Data security and computer server network safety

House caucus calls for ‘pseudo anonymity,’ reversible transactions—but what does Bitcoin already do?

Laws must pass to enable unmasking of those engaging in digital asset transactions, said the co-chair of the U.S. House of Representatives blockchain caucus this week. Rep. Bill Foster (D) of Illinois also called for Bitcoin transactions to be reversible, to reduce fraud and other illegal activities. He might be surprised to discover that several of these options are already built into Bitcoin’s rules.

Foster admitted in a virtual seminar his suggestions would likely “drive the crypto purists berserk”, but added the measures were necessary before people could feel secure putting a large portion of their net worth into digital assets.

“They’re going to want to have that security blanket of a trusted third party that can solve the problem,” he said.

Foster also suggested courts should have the ability to discover real-world identities of digital asset users with a “very heavily guarded key,” unmasking them to investigators while ostensibly leaving them unknown to the wider public.

He cited recent ransomware/extortion attacks that disrupted energy and supply chains as examples, such as the one on Colonial Pipeline.

Can Bitcoin be compliant? And how?

For a long time, even blockchain enthusiasts have believed privately that it’s difficult to imagine how Bitcoin could coexist alongside (or within) a heavily regulated financial system. The anarchist and rebellious rhetoric that has come from many proponents over the years has often suggested Bitcoin was intended to counter or replace the current system, rather than work with it.

However, there are flaws in those beliefs. Bitcoin transaction records are public and permanent, for starters. While Bitcoin addresses grant a degree of privacy with their pseudonymity, they are not (and have never been) intended as anonymous.

Bitcoin creator Dr. Craig S. Wright has stated several times that it was never his intention to create a lawless payment system. He has spoken at length about how trust breaks down in a society where everyone wears the mask of anonymity.

He has also addressed the issue of “reversible” transactions on the Bitcoin network. Transaction processors (miners), following a court order, could freeze certain UTXOs associated with criminal activities. Anyone able to prove prior ownership of stolen assets could have their assets returned.

While no transaction on the Bitcoin blockchain can be “reversed” per se, it is still possible to amend the records to rectify a situation where assets fell into the wrong hands. This is in keeping with Bitcoin’s basis in double-entry accounting—rather than erase a record so it never existed, blockchain records will show the initial transaction, plus how it was amended, when, and by whom.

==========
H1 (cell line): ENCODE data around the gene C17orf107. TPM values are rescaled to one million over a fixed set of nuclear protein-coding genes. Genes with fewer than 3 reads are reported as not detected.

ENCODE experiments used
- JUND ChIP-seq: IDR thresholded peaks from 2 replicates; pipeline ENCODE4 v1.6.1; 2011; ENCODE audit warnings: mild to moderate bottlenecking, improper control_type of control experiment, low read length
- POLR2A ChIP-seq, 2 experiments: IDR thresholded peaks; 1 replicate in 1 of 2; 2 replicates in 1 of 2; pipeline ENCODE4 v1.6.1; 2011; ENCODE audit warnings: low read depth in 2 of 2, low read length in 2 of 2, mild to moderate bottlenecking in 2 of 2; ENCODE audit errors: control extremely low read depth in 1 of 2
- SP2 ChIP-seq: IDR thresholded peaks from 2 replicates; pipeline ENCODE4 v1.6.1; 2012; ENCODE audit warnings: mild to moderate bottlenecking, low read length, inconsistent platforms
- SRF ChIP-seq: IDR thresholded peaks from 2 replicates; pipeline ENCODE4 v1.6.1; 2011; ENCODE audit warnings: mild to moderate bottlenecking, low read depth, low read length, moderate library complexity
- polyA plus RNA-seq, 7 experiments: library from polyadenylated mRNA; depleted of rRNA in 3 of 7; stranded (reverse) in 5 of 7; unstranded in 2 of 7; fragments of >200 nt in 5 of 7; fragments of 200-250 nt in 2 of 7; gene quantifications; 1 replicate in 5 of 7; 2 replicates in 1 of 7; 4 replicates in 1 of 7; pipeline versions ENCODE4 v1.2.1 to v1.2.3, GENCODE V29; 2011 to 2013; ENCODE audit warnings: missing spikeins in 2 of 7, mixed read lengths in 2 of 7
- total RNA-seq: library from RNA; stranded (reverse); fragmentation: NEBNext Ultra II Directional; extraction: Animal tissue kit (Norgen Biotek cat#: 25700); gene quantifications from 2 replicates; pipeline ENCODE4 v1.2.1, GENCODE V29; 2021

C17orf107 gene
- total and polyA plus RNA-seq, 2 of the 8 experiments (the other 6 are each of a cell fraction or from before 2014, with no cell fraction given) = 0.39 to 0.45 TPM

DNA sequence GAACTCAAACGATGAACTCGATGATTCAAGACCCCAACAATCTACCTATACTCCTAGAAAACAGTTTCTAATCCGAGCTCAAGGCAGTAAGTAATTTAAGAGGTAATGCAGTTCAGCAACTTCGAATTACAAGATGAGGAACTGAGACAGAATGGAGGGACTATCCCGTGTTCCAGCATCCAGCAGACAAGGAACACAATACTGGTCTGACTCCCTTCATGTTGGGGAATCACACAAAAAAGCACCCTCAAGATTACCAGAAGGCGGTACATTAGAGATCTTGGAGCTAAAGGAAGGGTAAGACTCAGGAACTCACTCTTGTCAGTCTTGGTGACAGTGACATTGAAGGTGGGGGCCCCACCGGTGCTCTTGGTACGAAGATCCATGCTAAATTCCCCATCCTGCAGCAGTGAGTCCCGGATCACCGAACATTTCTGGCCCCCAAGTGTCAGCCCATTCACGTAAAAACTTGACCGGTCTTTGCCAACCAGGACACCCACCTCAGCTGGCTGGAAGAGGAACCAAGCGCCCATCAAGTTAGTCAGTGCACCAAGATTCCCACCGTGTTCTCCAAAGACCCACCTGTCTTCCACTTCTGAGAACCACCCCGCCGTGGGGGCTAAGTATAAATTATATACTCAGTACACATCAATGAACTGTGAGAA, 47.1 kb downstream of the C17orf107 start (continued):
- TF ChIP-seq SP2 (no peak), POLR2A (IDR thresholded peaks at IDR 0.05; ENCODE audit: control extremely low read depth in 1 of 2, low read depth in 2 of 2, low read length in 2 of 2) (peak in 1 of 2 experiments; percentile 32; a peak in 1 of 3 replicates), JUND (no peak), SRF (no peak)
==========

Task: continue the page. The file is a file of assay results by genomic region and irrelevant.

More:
The ability to perform these actions already exists in law, and there are economic and legal incentives for transaction processors to comply. What hasn’t happened yet is an actual case where orders to freeze and/or return stolen coins were given.

That may change soon—Dr. Wright himself found himself victim of a 111,000 Bitcoin theft in 2020, and in February 2021 served legal notices on developers of BTC, BCH and BSV informing them of their responsibility to assist in recovering it.

Rep. Foster called for digital asset transactions to be “pseudo anonymous”—but that’s also already the case. Even without obtaining a court order, investigators have a range of forensic options to link addresses using other blockchain records.

If anything, it’s changes to the Bitcoin protocol since it was first released as software that have promoted greater anonymity and made transactions less traceable. Segregated Witness (SegWit), the Lightning Network payments layer and (more recently) the Taproot “upgrades” to BTC have played a part in making transactions “more private”, while adding Schnorr signatures to BCH comes with similar promises.

The IRS has mentioned Lightning, Schnorr signatures and total anonymity-oriented “privacy coins” as issues of concern.

Whether Bitcoin and other digital asset proponents like it or not, Bitcoin was designed from the start to comply with human laws as well as technological ones. Rep. Foster and the blockchain caucus might be advised to look at BSV, the only blockchain that still follows Bitcoin’s original 2009 protocol, with a “set in stone” rule that its fundamental workings never be altered.

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